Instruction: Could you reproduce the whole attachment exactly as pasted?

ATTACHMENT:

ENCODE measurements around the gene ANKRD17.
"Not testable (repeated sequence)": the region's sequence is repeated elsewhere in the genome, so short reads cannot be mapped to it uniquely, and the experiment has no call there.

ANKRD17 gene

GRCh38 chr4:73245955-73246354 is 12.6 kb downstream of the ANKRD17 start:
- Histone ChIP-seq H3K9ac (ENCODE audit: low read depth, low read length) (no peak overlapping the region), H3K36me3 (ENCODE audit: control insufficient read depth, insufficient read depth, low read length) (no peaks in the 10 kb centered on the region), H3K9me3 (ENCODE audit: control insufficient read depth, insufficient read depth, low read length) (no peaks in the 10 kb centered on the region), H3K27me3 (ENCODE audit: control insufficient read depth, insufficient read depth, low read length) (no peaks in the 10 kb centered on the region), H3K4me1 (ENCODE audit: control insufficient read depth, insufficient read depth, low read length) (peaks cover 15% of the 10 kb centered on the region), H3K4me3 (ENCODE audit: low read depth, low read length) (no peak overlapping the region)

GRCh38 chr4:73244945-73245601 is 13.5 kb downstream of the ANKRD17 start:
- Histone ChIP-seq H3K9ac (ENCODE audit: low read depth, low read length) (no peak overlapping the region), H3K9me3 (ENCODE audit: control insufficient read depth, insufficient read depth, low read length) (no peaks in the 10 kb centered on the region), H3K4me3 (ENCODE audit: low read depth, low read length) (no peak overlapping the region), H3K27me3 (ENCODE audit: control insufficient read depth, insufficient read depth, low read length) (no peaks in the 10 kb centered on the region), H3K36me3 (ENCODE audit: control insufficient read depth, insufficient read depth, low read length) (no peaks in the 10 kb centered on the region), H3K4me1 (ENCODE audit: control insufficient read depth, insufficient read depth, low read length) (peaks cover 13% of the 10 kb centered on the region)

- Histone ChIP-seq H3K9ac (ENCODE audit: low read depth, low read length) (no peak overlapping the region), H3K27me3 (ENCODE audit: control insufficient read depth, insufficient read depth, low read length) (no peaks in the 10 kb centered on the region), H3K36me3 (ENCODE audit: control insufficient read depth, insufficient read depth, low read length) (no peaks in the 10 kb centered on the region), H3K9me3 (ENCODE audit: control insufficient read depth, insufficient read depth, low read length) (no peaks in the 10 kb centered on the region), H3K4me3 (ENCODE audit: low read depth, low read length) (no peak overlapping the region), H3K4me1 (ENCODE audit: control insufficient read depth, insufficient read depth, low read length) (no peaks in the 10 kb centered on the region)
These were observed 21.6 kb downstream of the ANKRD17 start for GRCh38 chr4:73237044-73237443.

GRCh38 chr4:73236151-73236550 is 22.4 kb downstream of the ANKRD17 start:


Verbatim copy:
ENCODE measurements around the gene ANKRD17.
"Not testable (repeated sequence)": the region's sequence is repeated elsewhere in the genome, so short reads cannot be mapped to it uniquely, and the experiment has no call there.

ANKRD17 gene

GRCh38 chr4:73245955-73246354 is 12.6 kb downstream of the ANKRD17 start:
- Histone ChIP-seq H3K9ac (ENCODE audit: low read depth, low read length) (no peak overlapping the region), H3K36me3 (ENCODE audit: control insufficient read depth, insufficient read depth, low read length) (no peaks in the 10 kb centered on the region), H3K9me3 (ENCODE audit: control insufficient read depth, insufficient read depth, low read length) (no peaks in the 10 kb centered on the region), H3K27me3 (ENCODE audit: control insufficient read depth, insufficient read depth, low read length) (no peaks in the 10 kb centered on the region), H3K4me1 (ENCODE audit: control insufficient read depth, insufficient read depth, low read length) (peaks cover 15% of the 10 kb centered on the region), H3K4me3 (ENCODE audit: low read depth, low read length) (no peak overlapping the region)

GRCh38 chr4:73244945-73245601 is 13.5 kb downstream of the ANKRD17 start:
- Histone ChIP-seq H3K9ac (ENCODE audit: low read depth, low read length) (no peak overlapping the region), H3K9me3 (ENCODE audit: control insufficient read depth, insufficient read depth, low read length) (no peaks in the 10 kb centered on the region), H3K4me3 (ENCODE audit: low read depth, low read length) (no peak overlapping the region), H3K27me3 (ENCODE audit: control insufficient read depth, insufficient read depth, low read length) (no peaks in the 10 kb centered on the region), H3K36me3 (ENCODE audit: control insufficient read depth, insufficient read depth, low read length) (no peaks in the 10 kb centered on the region), H3K4me1 (ENCODE audit: control insufficient read depth, insufficient read depth, low read length) (peaks cover 13% of the 10 kb centered on the region)

- Histone ChIP-seq H3K9ac (ENCODE audit: low read depth, low read length) (no peak overlapping the region), H3K27me3 (ENCODE audit: control insufficient read depth, insufficient read depth, low read length) (no peaks in the 10 kb centered on the region), H3K36me3 (ENCODE audit: control insufficient read depth, insufficient read depth, low read length) (no peaks in the 10 kb centered on the region), H3K9me3 (ENCODE audit: control insufficient read depth, insufficient read depth, low read length) (no peaks in the 10 kb centered on the region), H3K4me3 (ENCODE audit: low read depth, low read length) (no peak overlapping the region), H3K4me1 (ENCODE audit: control insufficient read depth, insufficient read depth, low read length) (no peaks in the 10 kb centered on the region)
These were observed 21.6 kb downstream of the ANKRD17 start for GRCh38 chr4:73237044-73237443.

GRCh38 chr4:73236151-73236550 is 22.4 kb downstream of the ANKRD17 start: